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Hundreds of thousands remain without power after deadly storm pounds US Northeast

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Hundreds of thousands of people remained without power in the U.S. Northeast on Wednesday after ferocious storms packing fierce winds and hail battered the region, killing three people.

Hours after the storms knocked down power lines and trees across the region, some 360,000 customers in New York, New Jersey, Connecticut, Pennsylvania and West Virginia were without power, tracking service PowerOutage.us said.

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Schools canceled classes or delayed opening on Wednesday.

Morning commuters in New York and Boston were expected to face patchy dense fog, the National Weather Service warned, while some commuter trains in the New York City metro area were suspended or delayed.

 
An 11-year-old girl was killed when strong winds caused a tree to fall on a parked car in Newburgh, New York, during Tuesday evening’s storms. Two other people were killed in Connecticut in separate incidents when trees fell on their vehicles, local media reported.

Local news showed footage of trees resting on top of crushed cars and houses, vehicles submerged in water and residents handling large hail, some the size of tennis balls.

There were more than 100 reports of hail in states including Ohio, Pennsylvania, New York and Connecticut, the National Weather Service said.

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New York Governor Andrew Cuomo declared a state of emergency in several counties in southeast New York and deployed members of the New York National Guard to assist with the recovery.

Officials in Brookfield, Connecticut, declared a town disaster and told residents to stay inside until they could assess the damage.

“Please be aware that there are hundreds of downed trees, utility poles and electrical lines. AVOID all down trees and utility poles as they may still involve LIVE power lines,” the Brookfield Police Department said on Facebook.

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Most air traffic was back to normal on Wednesday morning after more than 500 flights were canceled at the three major airports serving the New York area on Tuesday, and more than 100 at Boston’s Logan International, according to tracking service FlightAware.com.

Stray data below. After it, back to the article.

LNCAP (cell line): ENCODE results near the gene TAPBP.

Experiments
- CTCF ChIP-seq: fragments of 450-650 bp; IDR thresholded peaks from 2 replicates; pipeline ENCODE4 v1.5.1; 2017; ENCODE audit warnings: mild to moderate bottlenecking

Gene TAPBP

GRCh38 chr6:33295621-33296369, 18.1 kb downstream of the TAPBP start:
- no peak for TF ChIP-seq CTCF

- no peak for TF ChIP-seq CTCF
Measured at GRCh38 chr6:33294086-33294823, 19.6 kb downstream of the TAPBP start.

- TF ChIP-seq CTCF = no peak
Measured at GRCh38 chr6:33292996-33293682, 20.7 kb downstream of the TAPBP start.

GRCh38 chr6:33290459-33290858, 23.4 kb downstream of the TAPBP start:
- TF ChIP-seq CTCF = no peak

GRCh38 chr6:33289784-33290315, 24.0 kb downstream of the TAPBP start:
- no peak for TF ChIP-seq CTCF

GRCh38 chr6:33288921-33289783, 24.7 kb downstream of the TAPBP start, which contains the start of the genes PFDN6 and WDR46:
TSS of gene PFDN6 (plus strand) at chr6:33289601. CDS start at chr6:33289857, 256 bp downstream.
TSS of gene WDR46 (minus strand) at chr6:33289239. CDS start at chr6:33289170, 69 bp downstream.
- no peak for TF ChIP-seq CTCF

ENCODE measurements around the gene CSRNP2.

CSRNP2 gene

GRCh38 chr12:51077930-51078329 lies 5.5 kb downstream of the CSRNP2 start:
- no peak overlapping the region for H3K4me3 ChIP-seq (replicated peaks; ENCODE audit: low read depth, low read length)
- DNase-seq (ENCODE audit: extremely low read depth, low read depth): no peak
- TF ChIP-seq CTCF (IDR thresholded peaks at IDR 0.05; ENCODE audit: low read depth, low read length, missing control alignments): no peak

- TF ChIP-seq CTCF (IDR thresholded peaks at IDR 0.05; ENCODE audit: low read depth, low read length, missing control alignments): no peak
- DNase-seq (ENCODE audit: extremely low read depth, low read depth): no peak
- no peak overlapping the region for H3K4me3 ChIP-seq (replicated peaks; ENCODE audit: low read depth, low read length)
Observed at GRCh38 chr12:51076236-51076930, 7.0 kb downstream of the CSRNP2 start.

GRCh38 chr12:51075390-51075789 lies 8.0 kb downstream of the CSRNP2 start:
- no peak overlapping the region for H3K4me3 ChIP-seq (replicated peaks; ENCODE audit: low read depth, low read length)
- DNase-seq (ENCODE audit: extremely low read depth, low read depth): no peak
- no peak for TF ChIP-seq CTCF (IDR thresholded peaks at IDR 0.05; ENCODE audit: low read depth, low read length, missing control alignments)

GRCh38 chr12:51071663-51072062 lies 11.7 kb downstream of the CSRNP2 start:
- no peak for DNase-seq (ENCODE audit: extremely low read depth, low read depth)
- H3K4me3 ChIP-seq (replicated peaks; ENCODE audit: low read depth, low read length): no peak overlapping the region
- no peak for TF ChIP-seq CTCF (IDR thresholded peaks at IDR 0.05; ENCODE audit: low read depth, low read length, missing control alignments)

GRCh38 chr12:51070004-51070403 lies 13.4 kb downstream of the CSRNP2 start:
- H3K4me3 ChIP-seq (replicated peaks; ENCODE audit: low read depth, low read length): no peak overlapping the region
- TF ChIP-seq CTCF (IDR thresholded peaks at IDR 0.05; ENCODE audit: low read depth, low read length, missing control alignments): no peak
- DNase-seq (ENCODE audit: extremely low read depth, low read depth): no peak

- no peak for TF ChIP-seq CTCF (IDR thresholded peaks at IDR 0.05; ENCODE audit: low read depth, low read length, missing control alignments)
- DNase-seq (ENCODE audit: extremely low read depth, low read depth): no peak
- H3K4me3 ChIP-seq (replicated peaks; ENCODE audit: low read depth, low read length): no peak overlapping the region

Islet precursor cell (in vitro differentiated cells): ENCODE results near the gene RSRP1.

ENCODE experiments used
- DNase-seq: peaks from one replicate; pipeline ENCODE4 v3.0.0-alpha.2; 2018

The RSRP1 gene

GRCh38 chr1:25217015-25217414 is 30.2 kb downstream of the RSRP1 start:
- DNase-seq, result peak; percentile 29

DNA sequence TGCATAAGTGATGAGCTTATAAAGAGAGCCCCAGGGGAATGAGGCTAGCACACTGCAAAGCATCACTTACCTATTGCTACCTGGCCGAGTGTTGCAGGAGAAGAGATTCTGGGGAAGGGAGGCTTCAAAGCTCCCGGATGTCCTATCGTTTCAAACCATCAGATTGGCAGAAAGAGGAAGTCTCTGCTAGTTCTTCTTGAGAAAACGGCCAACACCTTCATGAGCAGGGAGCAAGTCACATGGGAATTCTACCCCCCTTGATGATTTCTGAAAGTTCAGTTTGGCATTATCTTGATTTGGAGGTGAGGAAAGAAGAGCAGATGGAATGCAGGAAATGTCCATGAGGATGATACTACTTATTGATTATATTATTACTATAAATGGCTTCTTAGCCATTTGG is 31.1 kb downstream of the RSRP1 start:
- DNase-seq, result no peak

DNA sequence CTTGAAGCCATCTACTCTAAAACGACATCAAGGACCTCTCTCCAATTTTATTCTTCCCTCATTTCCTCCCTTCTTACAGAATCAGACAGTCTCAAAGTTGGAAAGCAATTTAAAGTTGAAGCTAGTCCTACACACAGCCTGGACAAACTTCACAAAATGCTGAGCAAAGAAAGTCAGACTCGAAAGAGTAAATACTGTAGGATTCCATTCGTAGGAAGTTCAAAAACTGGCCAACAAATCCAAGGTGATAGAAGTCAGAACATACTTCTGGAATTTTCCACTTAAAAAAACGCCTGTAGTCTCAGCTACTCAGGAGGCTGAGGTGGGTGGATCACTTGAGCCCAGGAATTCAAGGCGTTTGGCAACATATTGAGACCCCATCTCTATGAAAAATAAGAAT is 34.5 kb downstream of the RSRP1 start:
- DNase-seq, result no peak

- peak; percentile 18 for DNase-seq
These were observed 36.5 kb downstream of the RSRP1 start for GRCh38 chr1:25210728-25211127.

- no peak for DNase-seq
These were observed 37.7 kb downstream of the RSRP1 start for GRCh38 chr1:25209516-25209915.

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Internet laughs out loud after Trump press secretary Stephanie Grisham says ‘let’s be honest’

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The credibility gap that has plagued official spokespeople for Donald Trump resulted in hilarious responses after she began her latest defense of the president with, "Let's be honest."

It started when Washington Post reporter David Nakamura noted an unfortunate young man who was stuck sitting next to Trump as the commander-in-chief issued a lie-filled rant about the "overthrow of government" in America.

This young man was invited to a White House roundtable on school choice but he had to sit there as Trump denounced the FBI's Russia investigation as an attempted "overthrow of government"--even though IG called probe legitimate and not political. pic.twitter.com/WdaYLudGnx

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Former judge lays waste to GOP claim that evidence against Trump isn’t ‘first-hand’

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Republicans defending President Donald Trump have falsely claimed there is no first-hand knowledge that directly implicates the commander-in-chief.

As with many of the past defenses of Trump offered by Republicans, there are making factual holes with the argument.

Rep. Sylvia Garcia (D-TX) debunked the talking point during her questioning of House Intelligence Committee counsel Daniel Goldman.

"Mr. Goldman, my Republican colleagues have suggested there is no direct evidence," Garcia noted. "Is that true?"

"No," Goldman replied. "There's a lot of direct evidence. And a lot of the evidence that they say is hearsay is actually not hearsay."

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Justice Department report on Russia probe origins is actually a damning indictment of Trump in the Ukraine scandal

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It’s a tale of two investigations. Neither is pretty, but one is, in the end, appropriate and warranted; the other is a grotesque sham. And the story of each investigation illuminates key aspects of the other.

The two investigations I’m discussing are, of course, the Russia investigation and the Ukrainian investigation of Vice President Joe Biden, which, as far as we can tell, never actually existed, despite Trump’s efforts.

Both stories, though, were front and center on Monday in a spectacular concurrence of American political news. The Justice Department inspector general released its review on the origins of the Russia investigation that targeted four members of the 2016 Trump campaign and their potential ties to the Kremlin. At the same time, the House Judiciary Committee held a hearing about the report from Rep. Adam Schiff (D-CA) on the Ukraine scandal, which focused on President Donald Trump’s effforts to induce Ukrainian President Volodymyr Zelensky to launch investigations of Biden and the Democratic National Committee.

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